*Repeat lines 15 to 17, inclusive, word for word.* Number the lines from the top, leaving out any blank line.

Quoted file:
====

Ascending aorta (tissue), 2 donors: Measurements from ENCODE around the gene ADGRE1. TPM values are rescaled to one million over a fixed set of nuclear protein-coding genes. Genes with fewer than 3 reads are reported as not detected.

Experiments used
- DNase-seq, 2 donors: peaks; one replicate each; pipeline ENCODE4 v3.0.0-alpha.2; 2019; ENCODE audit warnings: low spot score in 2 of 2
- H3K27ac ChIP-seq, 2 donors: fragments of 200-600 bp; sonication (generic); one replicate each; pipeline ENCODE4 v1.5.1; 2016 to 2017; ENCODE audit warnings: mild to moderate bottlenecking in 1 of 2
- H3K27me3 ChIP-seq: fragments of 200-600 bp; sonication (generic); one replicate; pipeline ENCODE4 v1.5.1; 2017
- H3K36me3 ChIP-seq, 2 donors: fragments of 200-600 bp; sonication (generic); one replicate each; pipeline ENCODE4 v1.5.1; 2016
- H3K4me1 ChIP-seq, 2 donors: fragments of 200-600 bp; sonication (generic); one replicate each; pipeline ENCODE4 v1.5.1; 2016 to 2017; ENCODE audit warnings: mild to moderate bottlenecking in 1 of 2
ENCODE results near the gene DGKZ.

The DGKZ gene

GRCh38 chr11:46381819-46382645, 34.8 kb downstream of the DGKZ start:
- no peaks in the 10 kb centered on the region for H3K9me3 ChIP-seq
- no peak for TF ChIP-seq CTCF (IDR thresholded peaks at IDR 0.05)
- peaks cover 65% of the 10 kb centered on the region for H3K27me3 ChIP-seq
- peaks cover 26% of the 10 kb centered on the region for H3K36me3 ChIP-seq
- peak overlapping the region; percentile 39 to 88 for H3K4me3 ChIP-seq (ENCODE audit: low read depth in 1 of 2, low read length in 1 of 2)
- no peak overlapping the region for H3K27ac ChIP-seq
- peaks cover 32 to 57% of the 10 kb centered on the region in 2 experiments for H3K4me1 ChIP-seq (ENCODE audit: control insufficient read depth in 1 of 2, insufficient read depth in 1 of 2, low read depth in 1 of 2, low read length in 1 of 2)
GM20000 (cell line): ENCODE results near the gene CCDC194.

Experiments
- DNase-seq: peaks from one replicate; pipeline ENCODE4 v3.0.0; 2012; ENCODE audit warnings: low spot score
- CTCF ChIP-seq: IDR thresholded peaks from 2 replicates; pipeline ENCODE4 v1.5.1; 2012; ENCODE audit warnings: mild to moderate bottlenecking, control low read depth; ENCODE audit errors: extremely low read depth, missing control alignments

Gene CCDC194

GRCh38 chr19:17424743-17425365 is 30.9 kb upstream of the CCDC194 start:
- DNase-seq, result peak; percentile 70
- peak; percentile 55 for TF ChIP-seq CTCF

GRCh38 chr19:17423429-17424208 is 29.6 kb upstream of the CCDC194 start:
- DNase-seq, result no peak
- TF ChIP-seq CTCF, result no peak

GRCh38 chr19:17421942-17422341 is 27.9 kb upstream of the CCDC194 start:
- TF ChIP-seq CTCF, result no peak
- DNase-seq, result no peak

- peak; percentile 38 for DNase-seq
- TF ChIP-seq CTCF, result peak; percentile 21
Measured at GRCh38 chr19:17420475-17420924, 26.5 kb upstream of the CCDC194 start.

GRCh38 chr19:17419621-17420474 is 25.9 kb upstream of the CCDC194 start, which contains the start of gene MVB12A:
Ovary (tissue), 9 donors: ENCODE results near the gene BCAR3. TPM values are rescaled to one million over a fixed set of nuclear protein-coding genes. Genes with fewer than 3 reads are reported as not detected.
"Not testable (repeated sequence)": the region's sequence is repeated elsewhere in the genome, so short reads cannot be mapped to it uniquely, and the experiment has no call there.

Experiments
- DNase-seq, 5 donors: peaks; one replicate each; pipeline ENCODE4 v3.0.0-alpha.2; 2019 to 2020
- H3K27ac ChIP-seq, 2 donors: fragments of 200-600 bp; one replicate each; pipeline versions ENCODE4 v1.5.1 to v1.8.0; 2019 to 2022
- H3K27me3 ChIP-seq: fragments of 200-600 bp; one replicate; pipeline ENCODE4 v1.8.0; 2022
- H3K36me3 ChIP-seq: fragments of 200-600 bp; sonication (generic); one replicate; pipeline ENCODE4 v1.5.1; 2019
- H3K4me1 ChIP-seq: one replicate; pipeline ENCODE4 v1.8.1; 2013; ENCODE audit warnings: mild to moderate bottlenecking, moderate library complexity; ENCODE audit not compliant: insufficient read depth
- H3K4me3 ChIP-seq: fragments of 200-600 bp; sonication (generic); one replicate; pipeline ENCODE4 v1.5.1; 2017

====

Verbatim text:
- peak overlapping the region; percentile 39 to 88 for H3K4me3 ChIP-seq (ENCODE audit: low read depth in 1 of 2, low read length in 1 of 2)
- no peak overlapping the region for H3K27ac ChIP-seq
- peaks cover 32 to 57% of the 10 kb centered on the region in 2 experiments for H3K4me1 ChIP-seq (ENCODE audit: control insufficient read depth in 1 of 2, insufficient read depth in 1 of 2, low read depth in 1 of 2, low read length in 1 of 2)